The two presidents surprised many people by going far beyond the bounds of the official business of making each other’s acquaintance and exchanging the views they had prepared back at home. The main achievement of Putin and Bush was to avoid getting bogged down in the details of the mutual recriminations that had been building up, and to talk seriously about the fundamentals of the U.S.-Russian relationship. For decades, relations between the two countries suffered because politicians would, for the sake of appearances, get actively involved in secondary issues rather than solve the fundamental issues between them. It may be said, for example, that in the context of the problem of proliferation of weapons of mass destruction, which has yet to be effectively resolved, building a missile defense system is one individual option and certainly not the most effective way of handling this increasingly alarming phenomenon. Or, for example, a balanced analysis of NATO expansion would probably reveal that this is the last of a whole range of possible instruments for encouraging the process of “expanding democracy” to the countries of Central and Eastern Europe, and giving them back their European identity.

This set approach meant that Russian-American relations were too often teetering on the brink of crisis, and periods of declared partnership were quickly superseded by tension. Moreover, one result of the longstanding, unenterprising and at the same time self-centered policy with regard to Russia was the renewed “ideologization” of relations, in the sense that any decisions or measures taken by one party was automatically perceived negatively by the other. Far too many unresolved problems and issues of varying importance piled up, undermining relations; this is further evidence of how all has not been well for a long time.

Prior to the summit, some analysts, including myself, suggested a practical platform for future Russian-American cooperation: “To begin seeking a consensus on the fundamental concepts in the field of politics and security, on the priorities in terms of the threats and challenges to the security of both countries, and on measures to tackle them together. This work should be accompanied by dialog at all possible levels, and discussions should begin immediately to agree on its specific forms” (see Chto delat’s Amerikoi? [What is to be done with America?], S. Oznobishchev, I. Runov, Dipkurier NG, supplement to Nezavisimaya Gazeta, May 24, 2001). It turned out that the two sides adopted this very principle as the basis for their initial follow-up actions after the summit. At the postsummit press conference, President Vladimir Putin described the understanding reached on this issue as follows: “We must think together about the threats and concerns–we must define what the threats are, see where they are, and then decide how to confront them. It is better to do this together: To identify a common platform, and then look for a joint solution.” If the proposed “fundamental” approach to building bilateral relations triumphs, then the creation of a missile defense system and the expansion of NATO will simply be individual issues in the context of a joint security program. And if the two sides decide to resort to such measures, it will only be on the basis of a joint decision, and whether they consider these actions prudent if other mechanisms for ensuring security do not work.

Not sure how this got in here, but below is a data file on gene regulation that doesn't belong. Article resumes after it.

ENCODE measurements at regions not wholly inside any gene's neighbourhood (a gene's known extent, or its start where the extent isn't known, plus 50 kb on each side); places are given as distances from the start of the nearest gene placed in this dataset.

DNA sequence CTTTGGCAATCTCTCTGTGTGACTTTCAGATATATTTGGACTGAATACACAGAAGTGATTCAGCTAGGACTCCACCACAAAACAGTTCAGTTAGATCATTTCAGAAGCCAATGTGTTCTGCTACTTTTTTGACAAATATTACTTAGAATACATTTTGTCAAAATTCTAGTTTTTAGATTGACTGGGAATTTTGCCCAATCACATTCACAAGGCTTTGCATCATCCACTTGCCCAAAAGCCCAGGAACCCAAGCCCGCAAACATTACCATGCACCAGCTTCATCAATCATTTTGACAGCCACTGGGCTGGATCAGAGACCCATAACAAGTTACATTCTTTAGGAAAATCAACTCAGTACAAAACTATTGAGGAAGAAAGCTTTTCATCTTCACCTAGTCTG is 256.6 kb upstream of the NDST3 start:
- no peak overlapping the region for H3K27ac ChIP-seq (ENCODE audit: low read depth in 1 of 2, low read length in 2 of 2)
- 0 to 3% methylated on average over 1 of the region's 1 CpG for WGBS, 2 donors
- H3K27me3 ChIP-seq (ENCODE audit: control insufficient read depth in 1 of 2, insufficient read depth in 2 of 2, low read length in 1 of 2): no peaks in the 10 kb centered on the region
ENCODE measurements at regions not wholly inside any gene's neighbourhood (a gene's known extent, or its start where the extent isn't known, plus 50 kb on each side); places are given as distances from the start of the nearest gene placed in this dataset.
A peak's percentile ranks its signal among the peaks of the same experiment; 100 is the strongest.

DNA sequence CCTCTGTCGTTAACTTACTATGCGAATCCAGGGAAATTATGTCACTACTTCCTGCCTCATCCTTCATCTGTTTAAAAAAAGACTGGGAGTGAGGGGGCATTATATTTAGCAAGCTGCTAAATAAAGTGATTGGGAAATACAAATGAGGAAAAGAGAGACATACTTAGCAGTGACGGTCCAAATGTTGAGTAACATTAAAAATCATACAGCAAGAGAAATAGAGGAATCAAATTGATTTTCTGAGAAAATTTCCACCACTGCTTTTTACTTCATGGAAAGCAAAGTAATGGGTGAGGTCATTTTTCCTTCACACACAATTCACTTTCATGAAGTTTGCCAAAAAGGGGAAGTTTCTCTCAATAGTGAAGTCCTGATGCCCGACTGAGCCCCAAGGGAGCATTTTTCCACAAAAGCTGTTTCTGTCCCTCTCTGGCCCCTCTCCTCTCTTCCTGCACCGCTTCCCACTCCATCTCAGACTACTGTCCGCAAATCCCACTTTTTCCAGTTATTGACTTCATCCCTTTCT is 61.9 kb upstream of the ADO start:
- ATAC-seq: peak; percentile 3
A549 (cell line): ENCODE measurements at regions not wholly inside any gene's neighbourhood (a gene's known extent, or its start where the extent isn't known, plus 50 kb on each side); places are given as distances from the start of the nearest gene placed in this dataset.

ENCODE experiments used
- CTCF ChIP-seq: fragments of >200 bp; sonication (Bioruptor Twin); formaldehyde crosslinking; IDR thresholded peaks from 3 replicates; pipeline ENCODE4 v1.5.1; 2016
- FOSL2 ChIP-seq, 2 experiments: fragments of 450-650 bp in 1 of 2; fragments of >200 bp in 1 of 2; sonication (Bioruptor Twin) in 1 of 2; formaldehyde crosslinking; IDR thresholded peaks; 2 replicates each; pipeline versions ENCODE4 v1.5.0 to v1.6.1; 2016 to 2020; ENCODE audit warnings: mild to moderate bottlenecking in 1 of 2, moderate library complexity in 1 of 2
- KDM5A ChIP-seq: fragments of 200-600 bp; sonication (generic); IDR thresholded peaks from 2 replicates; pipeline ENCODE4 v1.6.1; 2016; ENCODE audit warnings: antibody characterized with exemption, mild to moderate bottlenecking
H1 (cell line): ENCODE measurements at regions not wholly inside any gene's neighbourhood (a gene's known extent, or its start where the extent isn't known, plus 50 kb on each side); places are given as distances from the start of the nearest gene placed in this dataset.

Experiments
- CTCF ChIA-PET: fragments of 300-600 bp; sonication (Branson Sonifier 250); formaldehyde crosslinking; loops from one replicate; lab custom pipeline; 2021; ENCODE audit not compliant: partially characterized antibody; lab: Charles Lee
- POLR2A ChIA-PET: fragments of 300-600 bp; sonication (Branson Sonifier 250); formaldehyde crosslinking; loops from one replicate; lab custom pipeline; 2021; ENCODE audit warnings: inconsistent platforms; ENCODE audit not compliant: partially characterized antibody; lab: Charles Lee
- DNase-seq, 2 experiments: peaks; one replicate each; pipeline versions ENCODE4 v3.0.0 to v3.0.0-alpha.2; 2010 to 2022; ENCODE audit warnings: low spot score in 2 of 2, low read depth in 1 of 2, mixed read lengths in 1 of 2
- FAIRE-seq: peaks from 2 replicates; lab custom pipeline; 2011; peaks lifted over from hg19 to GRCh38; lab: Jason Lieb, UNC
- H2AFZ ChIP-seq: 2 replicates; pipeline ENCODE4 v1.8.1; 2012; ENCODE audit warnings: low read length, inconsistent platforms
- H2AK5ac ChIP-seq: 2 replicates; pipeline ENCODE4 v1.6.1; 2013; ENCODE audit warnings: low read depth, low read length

It was the gap between word and deed in the 1990s that made the bilateral “strategic partnership”–about which so much was said–impossible. It seems that this time the opportunity is there to avoid past mistakes. This opportunity lies in the established “vertical of executive power” in Russia, and in the far broader opportunities the president now has for carrying out his international promises–as we have already seen with the ratification of the START II, nuclear test ban and “open skies” treaties, which Yeltsin was unable to achieve over many years.

There is every reason to suppose that, however much the bureaucracy moans and however much individual politicians pontificate, Putin will manage to quash the domestic opposition to cooperation with the United States that has gained force over the last few years. He will undoubtedly be helped by pragmatic considerations: Russia, which is striving to take its rightful place among other leading states, cannot achieve this without intensive contacts with the West, first and foremost the United States. Possible routes towards compromise began mapping themselves out immediately after the meeting was over. Speaking at the press conference, Putin once again conceded the possibility of Russia joining NATO. This paradoxical solution may contain a way out of the impasse that has been reached: Russia’s involvement in NATO will serve to change the nature of the organization, giving it a truly pan-European character and rendering its expansion acceptable.